Remitting just half of the money Capital Hill is required by law and policy to local government areas (LGAs) signals Lilongwe’s determination to maintain fiscal power over locals, public policy experts say.
Catholic Commission for Justice and Peace (CCJP) national coordinator Boniface Chibwana said in an interview last month that poor funding to councils shows central government’s reluctance to fully cede financial autonomy to local councils.
He said the share of the national cake to councils is increasingly diverging from the 2002 Intergovernmental Fiscal Transfer Formula (IGFTF) in which government committed to send five percent of national revenues to councils.
“The failure of the central government to transfer five percent of national revenue as required by the 1998 Decentralisation Policy further manifests the stifling of local council powers in managing the local development budget to effectively steer local development in Malawi.
“Ordinarily, local councils do not have adequate powers to manage the local development budget. For instance, there is no full devolution of financial functions such that Capital Hill still clings to all the major sources of revenue at the local level,” said Chibwana.
His position follows concerns from Financial Managers Network (FMN) chairperson Ellen Kayira, that fiscal decentralisation have been slow.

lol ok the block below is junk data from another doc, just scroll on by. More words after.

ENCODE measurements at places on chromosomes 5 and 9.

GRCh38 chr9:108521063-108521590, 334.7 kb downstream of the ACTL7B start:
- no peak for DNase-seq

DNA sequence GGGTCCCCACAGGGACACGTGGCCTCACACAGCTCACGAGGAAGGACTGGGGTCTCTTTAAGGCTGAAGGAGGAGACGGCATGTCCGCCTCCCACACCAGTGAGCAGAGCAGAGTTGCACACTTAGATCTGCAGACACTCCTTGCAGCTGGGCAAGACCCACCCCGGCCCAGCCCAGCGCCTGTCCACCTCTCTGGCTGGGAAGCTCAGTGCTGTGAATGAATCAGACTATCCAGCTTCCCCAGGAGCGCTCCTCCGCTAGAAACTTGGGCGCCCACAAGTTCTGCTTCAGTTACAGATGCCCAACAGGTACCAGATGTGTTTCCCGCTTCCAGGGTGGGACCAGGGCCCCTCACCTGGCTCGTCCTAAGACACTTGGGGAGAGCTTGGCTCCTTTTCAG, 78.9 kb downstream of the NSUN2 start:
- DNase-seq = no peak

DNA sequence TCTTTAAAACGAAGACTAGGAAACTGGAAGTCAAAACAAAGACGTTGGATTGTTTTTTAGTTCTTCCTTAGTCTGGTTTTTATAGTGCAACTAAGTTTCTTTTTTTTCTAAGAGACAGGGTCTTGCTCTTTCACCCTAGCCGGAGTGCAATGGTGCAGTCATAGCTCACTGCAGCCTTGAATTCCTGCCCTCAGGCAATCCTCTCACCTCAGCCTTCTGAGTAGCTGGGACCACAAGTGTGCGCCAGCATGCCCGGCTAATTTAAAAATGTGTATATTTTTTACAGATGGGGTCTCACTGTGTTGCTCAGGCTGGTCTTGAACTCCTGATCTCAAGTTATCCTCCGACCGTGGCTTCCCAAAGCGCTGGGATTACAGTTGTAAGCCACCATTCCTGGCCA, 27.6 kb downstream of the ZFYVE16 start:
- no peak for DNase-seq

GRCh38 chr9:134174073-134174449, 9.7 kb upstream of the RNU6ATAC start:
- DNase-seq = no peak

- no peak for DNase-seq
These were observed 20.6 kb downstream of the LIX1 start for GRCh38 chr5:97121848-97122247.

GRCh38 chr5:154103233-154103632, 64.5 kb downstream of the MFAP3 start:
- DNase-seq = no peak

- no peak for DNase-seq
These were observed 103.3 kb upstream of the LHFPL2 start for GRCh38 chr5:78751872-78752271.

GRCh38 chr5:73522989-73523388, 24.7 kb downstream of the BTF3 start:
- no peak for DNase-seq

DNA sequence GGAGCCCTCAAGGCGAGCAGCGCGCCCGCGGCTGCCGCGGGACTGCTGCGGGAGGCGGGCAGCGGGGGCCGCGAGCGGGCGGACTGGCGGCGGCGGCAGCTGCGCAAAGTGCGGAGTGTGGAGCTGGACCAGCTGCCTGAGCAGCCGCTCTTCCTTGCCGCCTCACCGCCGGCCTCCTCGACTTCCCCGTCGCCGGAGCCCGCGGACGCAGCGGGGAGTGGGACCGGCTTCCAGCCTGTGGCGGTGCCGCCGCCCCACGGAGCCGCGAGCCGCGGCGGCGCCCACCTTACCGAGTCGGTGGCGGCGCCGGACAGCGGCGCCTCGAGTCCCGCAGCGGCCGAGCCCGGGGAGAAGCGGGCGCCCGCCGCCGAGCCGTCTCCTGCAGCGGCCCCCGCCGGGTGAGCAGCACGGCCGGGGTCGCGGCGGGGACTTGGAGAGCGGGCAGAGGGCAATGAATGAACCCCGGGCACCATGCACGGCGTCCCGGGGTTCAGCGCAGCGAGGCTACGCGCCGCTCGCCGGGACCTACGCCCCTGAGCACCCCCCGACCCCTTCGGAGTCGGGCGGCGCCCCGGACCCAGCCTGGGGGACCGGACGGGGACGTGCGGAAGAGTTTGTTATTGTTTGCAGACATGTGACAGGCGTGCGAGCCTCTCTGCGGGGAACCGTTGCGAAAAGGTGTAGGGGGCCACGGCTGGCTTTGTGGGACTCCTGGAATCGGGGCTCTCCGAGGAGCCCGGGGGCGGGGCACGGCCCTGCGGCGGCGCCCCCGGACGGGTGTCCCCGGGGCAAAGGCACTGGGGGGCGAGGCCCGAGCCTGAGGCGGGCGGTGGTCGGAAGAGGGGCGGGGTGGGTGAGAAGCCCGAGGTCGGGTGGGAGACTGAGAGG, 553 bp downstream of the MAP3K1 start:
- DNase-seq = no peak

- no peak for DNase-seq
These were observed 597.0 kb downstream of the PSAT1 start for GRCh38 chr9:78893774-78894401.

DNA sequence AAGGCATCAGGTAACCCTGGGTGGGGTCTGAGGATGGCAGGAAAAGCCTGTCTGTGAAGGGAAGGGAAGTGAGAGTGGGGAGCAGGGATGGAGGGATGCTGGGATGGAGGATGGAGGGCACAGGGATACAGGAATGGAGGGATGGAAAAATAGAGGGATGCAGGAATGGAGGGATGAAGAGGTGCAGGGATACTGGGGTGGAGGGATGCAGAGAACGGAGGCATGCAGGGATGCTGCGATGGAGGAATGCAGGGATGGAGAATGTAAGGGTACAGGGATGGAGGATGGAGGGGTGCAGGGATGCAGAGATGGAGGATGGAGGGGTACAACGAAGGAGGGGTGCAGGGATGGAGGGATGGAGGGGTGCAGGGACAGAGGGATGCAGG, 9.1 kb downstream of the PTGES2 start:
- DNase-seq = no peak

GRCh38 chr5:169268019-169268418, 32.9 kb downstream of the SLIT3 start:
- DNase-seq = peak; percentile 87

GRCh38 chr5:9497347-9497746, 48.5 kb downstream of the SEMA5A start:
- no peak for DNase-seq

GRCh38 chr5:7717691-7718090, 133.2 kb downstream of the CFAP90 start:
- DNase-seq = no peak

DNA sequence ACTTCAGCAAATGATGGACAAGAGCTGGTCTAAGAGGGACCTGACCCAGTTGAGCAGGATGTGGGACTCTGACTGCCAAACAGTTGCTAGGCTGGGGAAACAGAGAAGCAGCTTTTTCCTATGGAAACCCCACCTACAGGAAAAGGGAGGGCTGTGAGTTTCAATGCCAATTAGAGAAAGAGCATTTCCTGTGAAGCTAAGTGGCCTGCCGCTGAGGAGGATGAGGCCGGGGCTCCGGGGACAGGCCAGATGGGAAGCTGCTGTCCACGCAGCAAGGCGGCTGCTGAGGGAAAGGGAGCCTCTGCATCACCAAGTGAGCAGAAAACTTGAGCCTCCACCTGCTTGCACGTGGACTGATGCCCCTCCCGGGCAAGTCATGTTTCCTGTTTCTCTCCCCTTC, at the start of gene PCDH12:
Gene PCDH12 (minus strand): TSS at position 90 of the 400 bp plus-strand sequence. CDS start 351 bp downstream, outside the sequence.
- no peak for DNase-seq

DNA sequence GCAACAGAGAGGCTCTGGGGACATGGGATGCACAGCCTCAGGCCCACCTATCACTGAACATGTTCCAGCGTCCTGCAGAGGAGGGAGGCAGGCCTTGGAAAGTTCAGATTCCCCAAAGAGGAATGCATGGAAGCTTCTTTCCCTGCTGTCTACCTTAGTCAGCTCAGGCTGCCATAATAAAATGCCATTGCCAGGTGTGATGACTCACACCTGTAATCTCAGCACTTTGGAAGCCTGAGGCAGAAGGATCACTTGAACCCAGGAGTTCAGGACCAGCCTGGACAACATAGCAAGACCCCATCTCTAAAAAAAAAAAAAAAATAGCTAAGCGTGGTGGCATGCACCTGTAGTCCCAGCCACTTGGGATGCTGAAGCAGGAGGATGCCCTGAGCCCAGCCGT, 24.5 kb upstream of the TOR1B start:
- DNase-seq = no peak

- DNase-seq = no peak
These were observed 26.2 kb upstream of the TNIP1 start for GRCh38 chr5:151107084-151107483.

“Central government must consider transferring the five percent of ceded revenues to the councils. Also, central government should transfer the financial resources for all the devolved functions to respond to the programme-based budgets currently being implemented.
“We also recommend that central government must review the fiscal transfer formula,” said Kayira, who is also director of finance for Mulanje District Council.
According to the Decentralisation Policy and the Local Government Act, government is expected to transfer five percent of Net National Revenues (NNR), that is, excluding grants to local councils, as General Resources Fund (GRF) or Unconditional Grants.
Our analysis shows that this requirement has not been achieved over the past years. For instance, allocation to GRF for the 2012/2013 financial year was K1.153 billion against the actual NNR of K214.3 billion, representing 0.5 percent of the NNR, which is way below the five percent threshold.
In the 2014/2015 financial year, the allocation to the GRF was K2.37 billion against the NNR of K525.3 billion, representing 0.45 percent of the net revenue.
In the 2019/20 budget, K256.5 billion was budgeted for local authorities. However, the K41.3 billion transferred translated to 2.9 percent of domestic revenue (K1.42 trillion), down from four percent in 2018/19, according to 2019/20 Unicef National Budget Brief.
In the 2020/21 National Budget, the approved budget to the councils was K42.7 billion and as at March 31 2021, the councils had used K33.4 billion, or 78 percent of the total allocation.
Kayira also worries that even political devolution has now slowed.
“There is a slow pace of fiscal decentralisation versus accelerated devolution of other functions such as human resource evolution, chiefs administration, payroll management, lands and estate management, and programmes implemented by devolved sectors,” she said in her presentation last month on behalf of all district councils, during a virtual 2021/22 pre-budget consultation meeting with Minister of Finance Felix Mlusu.